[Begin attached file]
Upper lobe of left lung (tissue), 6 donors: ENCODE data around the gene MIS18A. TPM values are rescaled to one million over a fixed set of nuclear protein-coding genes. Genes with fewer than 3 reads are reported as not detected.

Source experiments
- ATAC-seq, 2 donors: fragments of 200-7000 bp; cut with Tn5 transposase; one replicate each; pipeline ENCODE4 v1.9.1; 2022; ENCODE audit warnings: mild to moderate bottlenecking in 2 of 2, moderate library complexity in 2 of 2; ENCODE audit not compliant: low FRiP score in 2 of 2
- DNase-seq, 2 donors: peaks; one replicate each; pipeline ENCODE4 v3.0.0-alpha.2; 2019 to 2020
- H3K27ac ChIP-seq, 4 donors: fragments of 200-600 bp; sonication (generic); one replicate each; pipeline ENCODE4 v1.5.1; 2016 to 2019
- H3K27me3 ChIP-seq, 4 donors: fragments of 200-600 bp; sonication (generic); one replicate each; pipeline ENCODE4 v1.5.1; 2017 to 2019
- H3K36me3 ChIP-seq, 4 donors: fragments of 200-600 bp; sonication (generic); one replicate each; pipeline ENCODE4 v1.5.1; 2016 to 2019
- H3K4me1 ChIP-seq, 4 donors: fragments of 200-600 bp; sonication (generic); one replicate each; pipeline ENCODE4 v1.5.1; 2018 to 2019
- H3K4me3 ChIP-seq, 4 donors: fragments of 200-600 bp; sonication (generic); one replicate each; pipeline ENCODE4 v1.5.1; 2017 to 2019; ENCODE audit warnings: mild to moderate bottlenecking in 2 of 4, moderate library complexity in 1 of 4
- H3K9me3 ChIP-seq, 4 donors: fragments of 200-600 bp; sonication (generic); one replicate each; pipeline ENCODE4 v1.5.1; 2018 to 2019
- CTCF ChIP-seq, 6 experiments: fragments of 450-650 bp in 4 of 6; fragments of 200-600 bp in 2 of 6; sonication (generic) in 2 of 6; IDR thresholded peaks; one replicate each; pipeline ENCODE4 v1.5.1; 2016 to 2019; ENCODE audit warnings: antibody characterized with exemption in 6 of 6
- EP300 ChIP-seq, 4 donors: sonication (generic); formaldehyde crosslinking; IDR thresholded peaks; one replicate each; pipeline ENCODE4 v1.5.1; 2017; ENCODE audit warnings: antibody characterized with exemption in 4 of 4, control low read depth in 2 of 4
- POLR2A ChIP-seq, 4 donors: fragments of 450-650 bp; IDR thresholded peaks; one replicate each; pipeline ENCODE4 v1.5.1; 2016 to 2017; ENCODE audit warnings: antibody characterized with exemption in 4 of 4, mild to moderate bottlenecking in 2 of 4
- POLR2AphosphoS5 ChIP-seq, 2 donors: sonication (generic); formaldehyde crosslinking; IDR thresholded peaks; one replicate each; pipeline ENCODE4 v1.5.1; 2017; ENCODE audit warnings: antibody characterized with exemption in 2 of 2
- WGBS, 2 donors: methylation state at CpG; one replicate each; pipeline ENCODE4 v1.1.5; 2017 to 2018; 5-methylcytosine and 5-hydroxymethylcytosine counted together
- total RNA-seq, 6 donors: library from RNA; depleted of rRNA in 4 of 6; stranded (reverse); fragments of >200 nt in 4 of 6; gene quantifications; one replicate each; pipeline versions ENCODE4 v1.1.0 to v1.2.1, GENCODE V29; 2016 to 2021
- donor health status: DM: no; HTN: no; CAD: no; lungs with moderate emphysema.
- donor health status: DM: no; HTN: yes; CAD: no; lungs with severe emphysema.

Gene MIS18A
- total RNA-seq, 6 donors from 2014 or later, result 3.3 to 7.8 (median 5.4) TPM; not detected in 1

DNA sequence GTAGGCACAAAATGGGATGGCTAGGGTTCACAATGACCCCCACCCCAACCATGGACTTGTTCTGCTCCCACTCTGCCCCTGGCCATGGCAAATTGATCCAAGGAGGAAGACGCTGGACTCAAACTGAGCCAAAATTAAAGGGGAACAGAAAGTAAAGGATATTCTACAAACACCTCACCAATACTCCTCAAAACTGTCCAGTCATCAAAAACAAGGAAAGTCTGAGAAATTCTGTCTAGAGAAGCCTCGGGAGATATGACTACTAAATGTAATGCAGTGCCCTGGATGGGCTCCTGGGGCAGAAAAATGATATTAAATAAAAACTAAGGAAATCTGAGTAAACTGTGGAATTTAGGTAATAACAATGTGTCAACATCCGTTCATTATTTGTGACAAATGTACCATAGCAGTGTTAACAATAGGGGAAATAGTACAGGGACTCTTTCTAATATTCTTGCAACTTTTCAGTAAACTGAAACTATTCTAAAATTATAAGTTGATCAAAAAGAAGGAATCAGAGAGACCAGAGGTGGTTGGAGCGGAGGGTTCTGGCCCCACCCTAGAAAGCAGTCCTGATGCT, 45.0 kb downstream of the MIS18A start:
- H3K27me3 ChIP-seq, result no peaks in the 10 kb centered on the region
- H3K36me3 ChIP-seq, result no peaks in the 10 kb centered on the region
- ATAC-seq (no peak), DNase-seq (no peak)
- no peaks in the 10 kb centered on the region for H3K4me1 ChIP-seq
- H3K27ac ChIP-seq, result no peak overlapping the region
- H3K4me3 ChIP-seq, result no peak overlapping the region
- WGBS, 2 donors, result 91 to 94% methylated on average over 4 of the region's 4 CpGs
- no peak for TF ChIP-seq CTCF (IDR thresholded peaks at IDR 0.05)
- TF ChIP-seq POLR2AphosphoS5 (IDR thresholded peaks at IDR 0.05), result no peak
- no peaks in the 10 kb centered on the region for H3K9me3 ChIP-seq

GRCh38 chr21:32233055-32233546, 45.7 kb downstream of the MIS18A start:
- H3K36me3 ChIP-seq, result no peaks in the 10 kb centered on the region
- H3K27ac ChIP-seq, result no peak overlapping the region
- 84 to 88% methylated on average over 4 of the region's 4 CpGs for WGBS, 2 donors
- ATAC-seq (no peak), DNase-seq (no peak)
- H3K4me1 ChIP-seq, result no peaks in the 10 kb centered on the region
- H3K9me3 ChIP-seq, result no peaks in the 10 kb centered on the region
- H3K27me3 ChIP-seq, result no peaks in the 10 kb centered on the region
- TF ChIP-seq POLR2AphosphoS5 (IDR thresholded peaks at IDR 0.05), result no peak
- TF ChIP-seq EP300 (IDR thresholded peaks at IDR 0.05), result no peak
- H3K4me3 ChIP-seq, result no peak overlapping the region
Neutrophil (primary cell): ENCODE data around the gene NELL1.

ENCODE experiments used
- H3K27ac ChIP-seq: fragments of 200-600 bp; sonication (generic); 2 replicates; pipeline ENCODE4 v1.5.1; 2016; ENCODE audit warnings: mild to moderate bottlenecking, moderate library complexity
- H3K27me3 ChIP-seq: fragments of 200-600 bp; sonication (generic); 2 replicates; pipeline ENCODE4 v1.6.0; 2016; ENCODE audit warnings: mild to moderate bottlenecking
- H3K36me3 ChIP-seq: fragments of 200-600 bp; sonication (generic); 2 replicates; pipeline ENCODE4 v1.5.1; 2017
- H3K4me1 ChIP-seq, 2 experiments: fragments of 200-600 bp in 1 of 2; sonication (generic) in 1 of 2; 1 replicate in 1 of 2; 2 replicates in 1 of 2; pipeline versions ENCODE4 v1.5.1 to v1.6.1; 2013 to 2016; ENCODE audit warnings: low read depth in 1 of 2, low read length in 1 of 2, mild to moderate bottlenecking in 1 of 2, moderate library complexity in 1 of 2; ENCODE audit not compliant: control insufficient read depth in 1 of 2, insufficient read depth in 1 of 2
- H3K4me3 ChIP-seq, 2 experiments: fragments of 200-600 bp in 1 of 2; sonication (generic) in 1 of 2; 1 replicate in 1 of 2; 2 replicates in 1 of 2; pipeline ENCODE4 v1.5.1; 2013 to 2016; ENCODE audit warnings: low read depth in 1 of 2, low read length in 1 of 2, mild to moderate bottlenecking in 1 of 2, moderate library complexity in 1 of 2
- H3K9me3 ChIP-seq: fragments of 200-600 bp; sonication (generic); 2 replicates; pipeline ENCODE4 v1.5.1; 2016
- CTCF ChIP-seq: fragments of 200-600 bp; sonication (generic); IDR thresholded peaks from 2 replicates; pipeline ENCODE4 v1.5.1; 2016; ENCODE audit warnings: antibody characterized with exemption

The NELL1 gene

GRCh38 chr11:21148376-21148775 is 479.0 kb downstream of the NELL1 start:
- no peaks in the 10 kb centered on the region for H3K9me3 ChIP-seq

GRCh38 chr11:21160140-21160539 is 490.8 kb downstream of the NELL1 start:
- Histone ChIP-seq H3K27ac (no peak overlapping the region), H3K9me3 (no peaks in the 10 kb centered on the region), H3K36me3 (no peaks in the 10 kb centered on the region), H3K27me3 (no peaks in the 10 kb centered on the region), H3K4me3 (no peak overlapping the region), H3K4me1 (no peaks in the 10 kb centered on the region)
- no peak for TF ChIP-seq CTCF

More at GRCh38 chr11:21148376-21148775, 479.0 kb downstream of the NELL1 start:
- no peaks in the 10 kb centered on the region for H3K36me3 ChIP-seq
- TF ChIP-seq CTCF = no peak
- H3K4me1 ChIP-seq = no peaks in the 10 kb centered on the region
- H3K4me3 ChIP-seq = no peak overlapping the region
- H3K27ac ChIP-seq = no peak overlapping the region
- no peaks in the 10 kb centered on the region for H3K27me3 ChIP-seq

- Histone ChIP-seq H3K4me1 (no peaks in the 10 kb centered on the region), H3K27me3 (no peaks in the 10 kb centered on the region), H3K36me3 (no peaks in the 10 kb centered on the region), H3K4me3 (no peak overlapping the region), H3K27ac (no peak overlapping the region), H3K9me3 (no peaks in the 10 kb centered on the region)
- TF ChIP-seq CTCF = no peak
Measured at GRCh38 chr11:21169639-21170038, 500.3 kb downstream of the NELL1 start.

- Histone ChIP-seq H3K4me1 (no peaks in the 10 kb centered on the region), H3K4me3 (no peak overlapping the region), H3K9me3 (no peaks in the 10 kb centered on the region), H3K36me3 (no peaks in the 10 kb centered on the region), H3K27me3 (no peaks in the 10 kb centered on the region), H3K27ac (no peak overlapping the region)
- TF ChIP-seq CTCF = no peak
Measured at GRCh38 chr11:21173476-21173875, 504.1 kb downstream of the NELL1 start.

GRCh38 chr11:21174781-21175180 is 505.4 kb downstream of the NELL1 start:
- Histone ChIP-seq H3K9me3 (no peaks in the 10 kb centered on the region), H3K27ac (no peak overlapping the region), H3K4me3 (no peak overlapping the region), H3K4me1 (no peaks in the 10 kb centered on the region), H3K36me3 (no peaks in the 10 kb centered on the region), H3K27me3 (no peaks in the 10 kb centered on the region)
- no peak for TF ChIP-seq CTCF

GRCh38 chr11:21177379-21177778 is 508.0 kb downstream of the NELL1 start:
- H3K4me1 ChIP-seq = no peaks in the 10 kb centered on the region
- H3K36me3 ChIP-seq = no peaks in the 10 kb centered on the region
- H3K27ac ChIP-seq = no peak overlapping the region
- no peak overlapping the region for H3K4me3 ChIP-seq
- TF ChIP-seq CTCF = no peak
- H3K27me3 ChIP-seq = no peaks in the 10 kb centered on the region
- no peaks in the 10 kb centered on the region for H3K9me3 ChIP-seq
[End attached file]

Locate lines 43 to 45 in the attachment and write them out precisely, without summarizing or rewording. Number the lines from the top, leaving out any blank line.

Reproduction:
Neutrophil (primary cell): ENCODE data around the gene NELL1.

ENCODE experiments used
- H3K27ac ChIP-seq: fragments of 200-600 bp; sonication (generic); 2 replicates; pipeline ENCODE4 v1.5.1; 2016; ENCODE audit warnings: mild to moderate bottlenecking, moderate library complexity